“I’m not sure Sage is really innovating right now, but at least they are showing signs of change.”

This was a quote from a Sage North America partner at the recent Sage Summit partner and user conference, and it resonated with me on a number of levels. For the most part, I tend to agree.

When it comes to its product line, Sage has predominantly tweaked its offerings with the goal of better meeting its customer needs or expectations but, by and large, since the family of now Sage products came together several years ago, it has been an uphill battle to even establish who Sage is in North America.

To be fair, it seems they haven’t had a whole lot of time to focus on innovation, predominantly focusing on building its product arsenal through acquisition until the recession hit. In fact, it wasn’t until last year that the company came out with the grand plan of rebranding all of its products under one name -- a process that, from a marketing standpoint, can take years and may still not yield favorable results.

But this year, the tone of Sage Summit was different, and it appears that the company is ready to change more than just its product names. Sage’s message was, in fact, abundantly clear that it intends to compete in the current and future landscape of business technologies and offer more cloud, mobile, and even hybrid SaaS and on-premises versions of its products.

More importantly, Sage was heavily touting its first SaaS product for the North America market, SageOne, which is primarily designed to go after truly small business with a maximum of nine employees -- a market it claims it was never hitting, even with its most entry-level product.

Not that we won’t continue to see some improvements to Sage 50 (formerly Peachtree), but even chief executive Pascal Houillon last year admitted that Peachtree is “still not the [low-end] market leader here; Intuit is. We don't think [rebranding to Sage 50] is a big risk and the weight of retail on our revenue is not as big as you would think.”

That was then; now Sage may have something in SageOne that can at least attempt to go up against QuickBooks, QuickBooks Online and possibly other pure cloud players that hope to topple the small-business accounting giant, or at least put a good dent in its business.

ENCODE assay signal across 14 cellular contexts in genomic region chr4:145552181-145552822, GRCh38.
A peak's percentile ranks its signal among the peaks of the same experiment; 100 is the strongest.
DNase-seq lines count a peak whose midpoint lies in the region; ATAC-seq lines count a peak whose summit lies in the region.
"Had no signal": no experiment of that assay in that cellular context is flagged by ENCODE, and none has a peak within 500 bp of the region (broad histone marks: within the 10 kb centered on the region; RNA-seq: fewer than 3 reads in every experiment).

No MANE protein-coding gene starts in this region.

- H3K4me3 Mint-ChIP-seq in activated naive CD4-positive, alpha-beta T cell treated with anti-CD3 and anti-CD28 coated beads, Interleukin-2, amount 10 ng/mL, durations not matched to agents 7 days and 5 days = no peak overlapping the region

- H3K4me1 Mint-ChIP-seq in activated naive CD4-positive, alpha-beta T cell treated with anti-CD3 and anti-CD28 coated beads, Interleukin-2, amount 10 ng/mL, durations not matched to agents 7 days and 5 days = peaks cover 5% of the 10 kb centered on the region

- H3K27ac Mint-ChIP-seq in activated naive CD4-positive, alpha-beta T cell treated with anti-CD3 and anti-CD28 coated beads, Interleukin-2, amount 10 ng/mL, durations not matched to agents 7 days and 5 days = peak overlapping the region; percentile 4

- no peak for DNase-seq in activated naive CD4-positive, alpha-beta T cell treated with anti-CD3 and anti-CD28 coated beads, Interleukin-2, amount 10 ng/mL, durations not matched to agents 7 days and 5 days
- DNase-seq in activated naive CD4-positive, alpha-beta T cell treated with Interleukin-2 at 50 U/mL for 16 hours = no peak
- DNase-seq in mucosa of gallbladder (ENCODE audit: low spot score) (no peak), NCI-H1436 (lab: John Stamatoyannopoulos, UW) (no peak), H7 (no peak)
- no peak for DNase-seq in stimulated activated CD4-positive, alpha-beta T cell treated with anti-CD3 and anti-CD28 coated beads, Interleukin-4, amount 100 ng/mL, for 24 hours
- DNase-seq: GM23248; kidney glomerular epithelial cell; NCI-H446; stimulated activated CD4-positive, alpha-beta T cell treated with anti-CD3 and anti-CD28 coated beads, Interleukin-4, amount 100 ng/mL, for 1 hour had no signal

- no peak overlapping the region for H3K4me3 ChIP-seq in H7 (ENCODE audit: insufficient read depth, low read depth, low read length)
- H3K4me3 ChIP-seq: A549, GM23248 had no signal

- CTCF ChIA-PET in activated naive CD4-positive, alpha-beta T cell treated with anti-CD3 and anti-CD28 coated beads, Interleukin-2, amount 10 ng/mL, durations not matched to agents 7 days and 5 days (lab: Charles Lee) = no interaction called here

The company is also working on something code-named Syracuse that is essentially Sage ERP X3 designed to be a fully Web-enabled ERP platform for the mid-market. We may see that offering in 2013.

Again, much like SageOne, this Web product too will see some key competition from the likes of NetSuite, SAP, Acumatica and others. But still, it is new -- for Sage – and shows that they are willing to throw their hat in the SaaS ERP ring, which is a far cry from last year’s message of pushing Connected Services as its answer to cloud. This is not to say that Connected Services won’t be a big part of Sage’s strategy going forward, but we finally have the company trying to build new products for the next generation.

Granted, X3 is a Sage product that got a makeover to come to the North American market, but this new version at least sounds more forward-looking.

Sage is also looking more mobile — well, more than it ever has — with its Sage Mobile Sales app, which is designed to integrate with Sage ERP products, including 50, 100, 300, 500 and X3.  At the same time, one of Sage’s top VARs, Blytheco, now has a mobile app that can be used on any current mobile platform and customized to extract select data from Sage 100. But again, Sage is coming up with new offerings, rather than just trying to enhance or add on to existing ones, which it will likely continue to do for most of its product line over the foreseeable future.

So what does it all mean? I’d say Sage has taken a fair share of kicking around in recent history, and may still. It hasn’t yet worked through all of its rebranding issues, though nothing major has come up from a sales perspective beyond its channel having to occasionally explain that Sage 300 is not necessarily “better” than Sage 100, or a natural upgrade.

Yes, executives will continue to come and go at Sage, and we may even see some “non-core” products fall by the wayside over time; allegedly, Sage 500 is the first one on that chopping block but not for another five years anyway. Regardless, Sage will still be standing for a while and, as they say, change isn’t always a bad thing.

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